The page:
In Search of Authenticity

By July 16, 2014April 23rd, 2015Fresh@Home

Zacatecas chef uses fresh ingredients, imagination to produce modern Mexican comfort food

DENISE MILLER/FOR THE ALBUQUERQUE JOURNAL

Chef Daniel Marquez of Zacatecas Tacos & Tequila circles back to the word authentic many times when describing the food at the upscale tacqueria and tequila bar in Albuquerque’s Nob Hill neighborhood. And for Marquez, there is a close association between authenticity and locally sourced food.

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The summer vegetable tacos as Zacatecas utilize the season’s freshest bounty.

A native of Mexico City, Marquez has traveled extensively throughout Mexico, a country that has some of the most varied culinary traditions in the world with regional subtleties in every state that speak to the complexity and diversity of Mexican cuisine. We sometimes lose track of that diversity here, where New Mexican, Southwestern, Tex Mex and Mexican often get thrown together in the terminology food processor.

But make no mistake about Zacatecas: It is eponymously named for the state and city capital in north central Mexico, a region known for producing the bulk of the country’s strawberries, avocados and agave azul, which is used for making tequila.

iso2Marquez, who came here 2 years ago to open the restaurant for owner Mark Kiffin, the James Beard award-winning restaurateur of The Compound in Santa Fe, describes the food at Zacatecas as modern Mexican comfort food. And comfort is important to a guy who says he used to be a picky eater until curiosity spurred him to a culinary life.

“Every dish is crafted with authenticity. That means knowing the history and the ingredients and recognizing the flavors. Interpretation is knowing and utilizing what is around,” says Marquez.

With this cooking ethos central to his style, it’s no wonder Marquez purchases ingredients from local farmers who deliver to the restaurant. He also shops at area growers’ markets. But because weather can vary so much and the growing season is shorter than he would like for certain items, Marquez says that daily specials are the best way for him to feature locally grown food.

iso1-2Ingredients are prepared for the summer vegetable tacos at Zacatecas.

This time of year, Marquez buys locally grown zucchini, squash, snow peas, chard, beans, corn, squash blossoms and tomatoes to enhance his menu. He also purchases New Mexico lamb that is featured in a number of regular menu items.

“People don’t understand what farmers go through,” he says. “That is why it is up to the staff to help deliver the message to the customers and help them understand about the food. It is also up to me to support this understanding through the menu and the way the food is prepared.”

Marquez holds culinary degrees from the College of Southern Nevada and the Culinary Institute of America in Hyde Park, N.Y. With his emphasis on fresh, organic ingredients and contemporary Mexican style, he captured the James Beard Foundation semifinalist award for “Best New Restaurant” in 2013.

“It is very important to understand where things come from, and the seasonality of food. You can use very simple cooking techniques with locally grown food because of its purity and its taste,” he explains.

Much like in New Mexico where indigenous cultures have relied on corn, beans and squash among other domesticated and wild food ingredients for thousands of years, so too have the people of Central Mexico, Marquez explains. “It was a melting pot, a crossroads of trade routes. Their foods were very sophisticated — venison, duck, rabbit and creatures from the sea. Plus corn, beans, avocados, chiles and an older variety of preEuropean tomato.”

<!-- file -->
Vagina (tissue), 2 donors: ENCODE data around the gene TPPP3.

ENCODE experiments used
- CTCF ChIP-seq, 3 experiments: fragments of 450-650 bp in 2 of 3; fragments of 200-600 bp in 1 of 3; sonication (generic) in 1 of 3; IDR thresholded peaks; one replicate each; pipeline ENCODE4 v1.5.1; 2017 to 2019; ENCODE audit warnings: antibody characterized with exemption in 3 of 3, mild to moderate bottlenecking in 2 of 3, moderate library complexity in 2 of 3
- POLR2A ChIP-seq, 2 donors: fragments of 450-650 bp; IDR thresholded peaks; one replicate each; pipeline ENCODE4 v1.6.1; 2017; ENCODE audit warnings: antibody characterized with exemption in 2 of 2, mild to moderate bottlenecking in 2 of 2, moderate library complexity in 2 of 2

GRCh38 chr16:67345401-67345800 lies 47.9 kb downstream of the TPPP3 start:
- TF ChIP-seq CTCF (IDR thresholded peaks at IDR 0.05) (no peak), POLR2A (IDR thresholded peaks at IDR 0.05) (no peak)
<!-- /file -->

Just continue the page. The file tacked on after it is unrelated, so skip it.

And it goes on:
Marquez notes that occasionally customers are surprised to see duck or venison on his menu, not knowing that these foods are authentic to the region. “There was no pork or beef in Aztec cuisine, but local game was definitely part of the culture.”

Marquez is a calm presence in the kitchen, and watching him prepare summer tacos it’s evident that details are what elevate a taco from average to amazing. All it takes is preparation time, locally grown produce, locally made tortillas (if possible), and a secret ingredient or two — namely chipotle butter and cotija cheese.

Chipotle butter is a compound butter, or a mixture of butter and chipotle peppers in adobo sauce. Compound butters are used to enhance flavor in various dishes, similar to a sauce. Once the chipotle peppers are whipped into the butter, the butter can be reformed in plastic wrap or parchment paper and chilled until it is firm enough to be sliced.

Cotija cheese is a strong-flavored Mexican cheese that is sold aged, making it a bit dry, salty and almost granular in texture. It is often served crumbled, and it doesn’t melt so much as soften. You can find cotija cheese at many grocery stores, but if you need a substitute, Parmesan or feta is acceptable.

Marquez gets his pan smoking hot before he adds the butter. The rest goes quickly. He adds the vegetables to the pan, a bit of seasoning and cooks the mixture for a few minutes before spreading it across warm tortillas. Finishing touches are the pico de gallo and cotija cheese.

Summer vegetable tacos are a great way to use a variety of growers’ market produce, and it’s easy to customize the contents based on what you find at market any given week.

With Marquez at the helm, it’s easy to see how authenticity includes place, history, culture, ingredients and the person doing the cooking.

“Cooking awakens the instincts and creates memories,” says Marquez.

Zacatecas is located at 3423 Central NE, Albuquerque. In addition to the food, there are a variety of events such as live music, tequila dinners, and more. UNM students and faculty are invited to use the open-air dining room and Wi-Fi.

RECIPES: SUMMER VEGETABLE TACOS

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